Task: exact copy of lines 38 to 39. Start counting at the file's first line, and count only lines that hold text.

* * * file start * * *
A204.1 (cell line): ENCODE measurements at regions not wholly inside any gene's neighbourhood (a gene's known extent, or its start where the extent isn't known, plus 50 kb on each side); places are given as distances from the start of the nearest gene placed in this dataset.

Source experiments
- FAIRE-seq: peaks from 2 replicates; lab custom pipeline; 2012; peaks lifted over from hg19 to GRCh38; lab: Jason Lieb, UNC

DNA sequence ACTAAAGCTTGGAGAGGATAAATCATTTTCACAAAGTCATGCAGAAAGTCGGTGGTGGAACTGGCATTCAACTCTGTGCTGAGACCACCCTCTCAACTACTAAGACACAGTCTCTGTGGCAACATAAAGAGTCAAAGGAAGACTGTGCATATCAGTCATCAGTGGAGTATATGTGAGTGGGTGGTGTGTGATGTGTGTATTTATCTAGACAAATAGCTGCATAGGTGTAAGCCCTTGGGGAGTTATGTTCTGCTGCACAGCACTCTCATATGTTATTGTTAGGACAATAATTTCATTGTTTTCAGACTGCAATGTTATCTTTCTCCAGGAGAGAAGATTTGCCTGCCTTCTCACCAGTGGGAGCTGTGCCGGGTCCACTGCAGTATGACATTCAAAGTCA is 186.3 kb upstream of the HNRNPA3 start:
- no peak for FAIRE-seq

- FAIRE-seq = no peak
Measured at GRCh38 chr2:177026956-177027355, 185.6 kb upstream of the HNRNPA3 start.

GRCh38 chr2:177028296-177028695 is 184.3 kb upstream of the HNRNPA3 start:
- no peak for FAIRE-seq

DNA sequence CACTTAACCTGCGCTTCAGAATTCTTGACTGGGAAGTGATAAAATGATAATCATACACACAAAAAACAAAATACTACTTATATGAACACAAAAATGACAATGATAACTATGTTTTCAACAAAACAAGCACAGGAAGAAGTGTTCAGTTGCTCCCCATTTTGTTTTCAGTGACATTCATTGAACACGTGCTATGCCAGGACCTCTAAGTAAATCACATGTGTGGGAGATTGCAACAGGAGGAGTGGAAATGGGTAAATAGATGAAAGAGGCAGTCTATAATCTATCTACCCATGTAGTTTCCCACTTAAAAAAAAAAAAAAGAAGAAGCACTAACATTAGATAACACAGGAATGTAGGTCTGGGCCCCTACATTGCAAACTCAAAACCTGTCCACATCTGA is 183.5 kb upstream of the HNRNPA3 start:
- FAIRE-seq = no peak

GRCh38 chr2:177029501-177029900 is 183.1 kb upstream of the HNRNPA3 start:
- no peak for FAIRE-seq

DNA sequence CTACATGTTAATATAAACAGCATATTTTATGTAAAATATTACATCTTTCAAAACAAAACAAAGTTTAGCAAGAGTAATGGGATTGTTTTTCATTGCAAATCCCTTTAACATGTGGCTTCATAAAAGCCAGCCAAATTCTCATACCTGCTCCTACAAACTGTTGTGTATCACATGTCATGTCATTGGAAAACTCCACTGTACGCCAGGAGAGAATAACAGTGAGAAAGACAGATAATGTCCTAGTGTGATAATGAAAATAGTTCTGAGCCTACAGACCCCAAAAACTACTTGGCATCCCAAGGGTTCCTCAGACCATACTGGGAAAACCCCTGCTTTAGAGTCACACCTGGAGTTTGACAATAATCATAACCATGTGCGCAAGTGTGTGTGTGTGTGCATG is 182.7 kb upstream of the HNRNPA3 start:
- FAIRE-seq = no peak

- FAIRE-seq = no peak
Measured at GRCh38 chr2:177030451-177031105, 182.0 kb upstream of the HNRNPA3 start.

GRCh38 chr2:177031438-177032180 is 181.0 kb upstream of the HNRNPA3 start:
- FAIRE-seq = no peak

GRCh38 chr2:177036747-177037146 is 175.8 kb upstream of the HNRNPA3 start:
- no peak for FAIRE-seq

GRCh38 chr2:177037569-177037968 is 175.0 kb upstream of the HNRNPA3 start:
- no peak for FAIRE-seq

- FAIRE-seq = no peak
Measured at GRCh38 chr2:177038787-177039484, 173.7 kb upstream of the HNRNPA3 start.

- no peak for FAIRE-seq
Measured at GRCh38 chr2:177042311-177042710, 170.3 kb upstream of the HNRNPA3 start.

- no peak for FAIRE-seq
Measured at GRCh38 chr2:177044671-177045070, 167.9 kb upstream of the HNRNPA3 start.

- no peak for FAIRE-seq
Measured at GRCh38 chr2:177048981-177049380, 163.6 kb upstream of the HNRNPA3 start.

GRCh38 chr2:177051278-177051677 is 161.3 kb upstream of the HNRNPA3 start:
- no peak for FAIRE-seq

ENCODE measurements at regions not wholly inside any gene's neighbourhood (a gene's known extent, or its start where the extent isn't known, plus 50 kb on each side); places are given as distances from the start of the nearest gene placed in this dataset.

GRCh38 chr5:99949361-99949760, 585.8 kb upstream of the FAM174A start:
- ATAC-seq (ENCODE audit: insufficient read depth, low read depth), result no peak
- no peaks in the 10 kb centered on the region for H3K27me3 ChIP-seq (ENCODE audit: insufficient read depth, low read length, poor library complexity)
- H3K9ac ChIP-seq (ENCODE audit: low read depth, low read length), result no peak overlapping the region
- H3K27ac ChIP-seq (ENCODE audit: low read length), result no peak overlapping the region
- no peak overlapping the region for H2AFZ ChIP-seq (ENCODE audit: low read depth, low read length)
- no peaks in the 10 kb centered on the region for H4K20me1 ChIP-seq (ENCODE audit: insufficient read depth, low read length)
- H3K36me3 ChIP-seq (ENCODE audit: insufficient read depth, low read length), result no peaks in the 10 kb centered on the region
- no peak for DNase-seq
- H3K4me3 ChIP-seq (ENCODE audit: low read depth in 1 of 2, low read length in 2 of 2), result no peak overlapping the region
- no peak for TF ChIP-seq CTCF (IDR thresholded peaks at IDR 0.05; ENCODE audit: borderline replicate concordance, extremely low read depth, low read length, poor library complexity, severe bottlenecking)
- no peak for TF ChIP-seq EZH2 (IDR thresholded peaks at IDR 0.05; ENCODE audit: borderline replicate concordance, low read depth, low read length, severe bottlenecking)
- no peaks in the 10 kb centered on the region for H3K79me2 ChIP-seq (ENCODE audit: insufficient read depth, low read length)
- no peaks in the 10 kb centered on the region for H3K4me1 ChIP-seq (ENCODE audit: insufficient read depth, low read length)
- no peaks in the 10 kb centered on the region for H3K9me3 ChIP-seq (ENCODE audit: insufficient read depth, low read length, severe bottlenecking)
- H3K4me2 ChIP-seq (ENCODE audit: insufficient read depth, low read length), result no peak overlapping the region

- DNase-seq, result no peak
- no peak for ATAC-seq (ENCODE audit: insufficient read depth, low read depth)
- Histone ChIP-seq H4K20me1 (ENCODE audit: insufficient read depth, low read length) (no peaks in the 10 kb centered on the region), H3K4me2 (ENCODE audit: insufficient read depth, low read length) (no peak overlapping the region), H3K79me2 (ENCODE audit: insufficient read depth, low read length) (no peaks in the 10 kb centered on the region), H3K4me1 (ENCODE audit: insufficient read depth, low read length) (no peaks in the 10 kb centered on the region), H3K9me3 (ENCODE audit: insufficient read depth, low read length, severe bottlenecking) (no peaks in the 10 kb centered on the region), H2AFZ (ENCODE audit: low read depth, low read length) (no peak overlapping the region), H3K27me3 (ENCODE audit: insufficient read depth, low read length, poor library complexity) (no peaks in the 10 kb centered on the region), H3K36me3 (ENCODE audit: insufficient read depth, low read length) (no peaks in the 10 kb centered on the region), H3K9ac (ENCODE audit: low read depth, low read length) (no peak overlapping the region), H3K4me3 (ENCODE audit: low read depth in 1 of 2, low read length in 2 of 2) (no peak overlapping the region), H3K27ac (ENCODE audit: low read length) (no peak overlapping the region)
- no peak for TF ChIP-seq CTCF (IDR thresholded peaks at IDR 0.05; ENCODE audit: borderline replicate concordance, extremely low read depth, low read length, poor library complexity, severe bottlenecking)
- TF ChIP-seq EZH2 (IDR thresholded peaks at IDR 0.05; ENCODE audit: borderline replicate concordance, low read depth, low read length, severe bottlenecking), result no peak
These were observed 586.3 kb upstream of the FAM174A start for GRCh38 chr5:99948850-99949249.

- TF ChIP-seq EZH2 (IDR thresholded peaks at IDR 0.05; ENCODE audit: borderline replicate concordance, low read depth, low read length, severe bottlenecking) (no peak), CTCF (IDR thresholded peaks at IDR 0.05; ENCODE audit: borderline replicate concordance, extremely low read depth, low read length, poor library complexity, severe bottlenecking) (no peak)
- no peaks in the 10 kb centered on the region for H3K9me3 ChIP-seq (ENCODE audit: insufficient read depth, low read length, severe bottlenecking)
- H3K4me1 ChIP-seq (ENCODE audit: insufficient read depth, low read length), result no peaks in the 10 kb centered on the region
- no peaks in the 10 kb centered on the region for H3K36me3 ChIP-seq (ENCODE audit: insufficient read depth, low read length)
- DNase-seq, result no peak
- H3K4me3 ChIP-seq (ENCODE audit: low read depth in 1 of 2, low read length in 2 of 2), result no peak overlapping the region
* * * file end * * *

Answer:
- H3K9ac ChIP-seq (ENCODE audit: low read depth, low read length), result no peak overlapping the region
- H3K27ac ChIP-seq (ENCODE audit: low read length), result no peak overlapping the region